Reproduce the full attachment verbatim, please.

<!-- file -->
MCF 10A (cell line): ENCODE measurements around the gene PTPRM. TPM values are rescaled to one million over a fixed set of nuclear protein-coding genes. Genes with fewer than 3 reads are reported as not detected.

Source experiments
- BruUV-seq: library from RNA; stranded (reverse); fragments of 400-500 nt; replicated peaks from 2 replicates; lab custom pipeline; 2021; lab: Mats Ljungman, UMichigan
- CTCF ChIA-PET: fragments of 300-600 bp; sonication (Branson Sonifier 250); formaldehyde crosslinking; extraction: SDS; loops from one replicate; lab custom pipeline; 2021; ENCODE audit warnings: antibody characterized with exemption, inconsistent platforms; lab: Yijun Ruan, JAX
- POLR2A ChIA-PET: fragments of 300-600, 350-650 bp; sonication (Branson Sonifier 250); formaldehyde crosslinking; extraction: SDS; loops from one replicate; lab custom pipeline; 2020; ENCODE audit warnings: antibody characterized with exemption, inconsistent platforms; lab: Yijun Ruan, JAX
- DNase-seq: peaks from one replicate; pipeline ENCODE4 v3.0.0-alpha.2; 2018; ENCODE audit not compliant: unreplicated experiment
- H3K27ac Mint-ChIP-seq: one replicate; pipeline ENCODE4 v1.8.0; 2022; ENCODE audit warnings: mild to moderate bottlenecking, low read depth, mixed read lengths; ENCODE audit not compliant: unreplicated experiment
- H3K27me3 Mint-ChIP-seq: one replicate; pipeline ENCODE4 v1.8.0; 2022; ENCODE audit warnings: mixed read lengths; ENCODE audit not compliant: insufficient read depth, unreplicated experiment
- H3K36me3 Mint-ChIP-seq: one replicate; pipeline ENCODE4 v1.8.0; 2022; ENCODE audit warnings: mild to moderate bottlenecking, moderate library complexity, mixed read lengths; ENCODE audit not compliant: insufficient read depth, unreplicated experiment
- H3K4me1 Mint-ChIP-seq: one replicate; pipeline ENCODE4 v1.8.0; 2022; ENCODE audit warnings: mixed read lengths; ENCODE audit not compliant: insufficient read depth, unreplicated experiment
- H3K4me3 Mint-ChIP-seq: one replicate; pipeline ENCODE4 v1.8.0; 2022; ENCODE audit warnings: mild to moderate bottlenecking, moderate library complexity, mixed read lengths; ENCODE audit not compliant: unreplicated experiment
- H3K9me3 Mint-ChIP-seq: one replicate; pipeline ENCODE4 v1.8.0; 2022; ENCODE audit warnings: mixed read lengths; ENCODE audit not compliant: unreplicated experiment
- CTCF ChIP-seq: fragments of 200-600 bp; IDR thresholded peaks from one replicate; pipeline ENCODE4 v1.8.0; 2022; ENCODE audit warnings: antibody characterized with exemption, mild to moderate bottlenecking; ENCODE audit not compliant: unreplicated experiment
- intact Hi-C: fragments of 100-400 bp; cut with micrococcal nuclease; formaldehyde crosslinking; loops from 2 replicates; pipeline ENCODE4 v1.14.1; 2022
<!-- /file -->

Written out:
MCF 10A (cell line): ENCODE measurements around the gene PTPRM. TPM values are rescaled to one million over a fixed set of nuclear protein-coding genes. Genes with fewer than 3 reads are reported as not detected.

Source experiments
- BruUV-seq: library from RNA; stranded (reverse); fragments of 400-500 nt; replicated peaks from 2 replicates; lab custom pipeline; 2021; lab: Mats Ljungman, UMichigan
- CTCF ChIA-PET: fragments of 300-600 bp; sonication (Branson Sonifier 250); formaldehyde crosslinking; extraction: SDS; loops from one replicate; lab custom pipeline; 2021; ENCODE audit warnings: antibody characterized with exemption, inconsistent platforms; lab: Yijun Ruan, JAX
- POLR2A ChIA-PET: fragments of 300-600, 350-650 bp; sonication (Branson Sonifier 250); formaldehyde crosslinking; extraction: SDS; loops from one replicate; lab custom pipeline; 2020; ENCODE audit warnings: antibody characterized with exemption, inconsistent platforms; lab: Yijun Ruan, JAX
- DNase-seq: peaks from one replicate; pipeline ENCODE4 v3.0.0-alpha.2; 2018; ENCODE audit not compliant: unreplicated experiment
- H3K27ac Mint-ChIP-seq: one replicate; pipeline ENCODE4 v1.8.0; 2022; ENCODE audit warnings: mild to moderate bottlenecking, low read depth, mixed read lengths; ENCODE audit not compliant: unreplicated experiment
- H3K27me3 Mint-ChIP-seq: one replicate; pipeline ENCODE4 v1.8.0; 2022; ENCODE audit warnings: mixed read lengths; ENCODE audit not compliant: insufficient read depth, unreplicated experiment
- H3K36me3 Mint-ChIP-seq: one replicate; pipeline ENCODE4 v1.8.0; 2022; ENCODE audit warnings: mild to moderate bottlenecking, moderate library complexity, mixed read lengths; ENCODE audit not compliant: insufficient read depth, unreplicated experiment
- H3K4me1 Mint-ChIP-seq: one replicate; pipeline ENCODE4 v1.8.0; 2022; ENCODE audit warnings: mixed read lengths; ENCODE audit not compliant: insufficient read depth, unreplicated experiment
- H3K4me3 Mint-ChIP-seq: one replicate; pipeline ENCODE4 v1.8.0; 2022; ENCODE audit warnings: mild to moderate bottlenecking, moderate library complexity, mixed read lengths; ENCODE audit not compliant: unreplicated experiment
- H3K9me3 Mint-ChIP-seq: one replicate; pipeline ENCODE4 v1.8.0; 2022; ENCODE audit warnings: mixed read lengths; ENCODE audit not compliant: unreplicated experiment
- CTCF ChIP-seq: fragments of 200-600 bp; IDR thresholded peaks from one replicate; pipeline ENCODE4 v1.8.0; 2022; ENCODE audit warnings: antibody characterized with exemption, mild to moderate bottlenecking; ENCODE audit not compliant: unreplicated experiment
- intact Hi-C: fragments of 100-400 bp; cut with micrococcal nuclease; formaldehyde crosslinking; loops from 2 replicates; pipeline ENCODE4 v1.14.1; 2022